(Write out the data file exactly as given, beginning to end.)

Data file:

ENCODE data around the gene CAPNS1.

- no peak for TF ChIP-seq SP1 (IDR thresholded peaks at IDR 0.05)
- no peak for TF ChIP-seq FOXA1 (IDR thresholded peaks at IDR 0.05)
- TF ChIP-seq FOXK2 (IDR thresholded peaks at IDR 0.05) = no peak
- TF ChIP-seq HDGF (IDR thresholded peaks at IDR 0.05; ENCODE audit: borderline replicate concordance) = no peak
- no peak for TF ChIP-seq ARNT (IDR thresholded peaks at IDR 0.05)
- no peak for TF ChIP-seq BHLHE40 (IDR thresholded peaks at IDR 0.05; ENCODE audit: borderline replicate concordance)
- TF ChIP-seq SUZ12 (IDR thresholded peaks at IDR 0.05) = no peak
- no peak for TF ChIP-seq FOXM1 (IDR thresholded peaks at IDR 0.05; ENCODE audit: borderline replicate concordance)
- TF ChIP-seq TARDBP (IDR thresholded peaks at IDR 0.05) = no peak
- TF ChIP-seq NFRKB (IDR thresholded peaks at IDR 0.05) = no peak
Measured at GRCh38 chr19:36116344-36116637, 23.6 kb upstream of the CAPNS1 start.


ENCODE data around the gene CAPNS1.

- no peak for TF ChIP-seq SP1 (IDR thresholded peaks at IDR 0.05)
- no peak for TF ChIP-seq FOXA1 (IDR thresholded peaks at IDR 0.05)
- TF ChIP-seq FOXK2 (IDR thresholded peaks at IDR 0.05) = no peak
- TF ChIP-seq HDGF (IDR thresholded peaks at IDR 0.05; ENCODE audit: borderline replicate concordance) = no peak
- no peak for TF ChIP-seq ARNT (IDR thresholded peaks at IDR 0.05)
- no peak for TF ChIP-seq BHLHE40 (IDR thresholded peaks at IDR 0.05; ENCODE audit: borderline replicate concordance)
- TF ChIP-seq SUZ12 (IDR thresholded peaks at IDR 0.05) = no peak
- no peak for TF ChIP-seq FOXM1 (IDR thresholded peaks at IDR 0.05; ENCODE audit: borderline replicate concordance)
- TF ChIP-seq TARDBP (IDR thresholded peaks at IDR 0.05) = no peak
- TF ChIP-seq NFRKB (IDR thresholded peaks at IDR 0.05) = no peak
Measured at GRCh38 chr19:36116344-36116637, 23.6 kb upstream of the CAPNS1 start.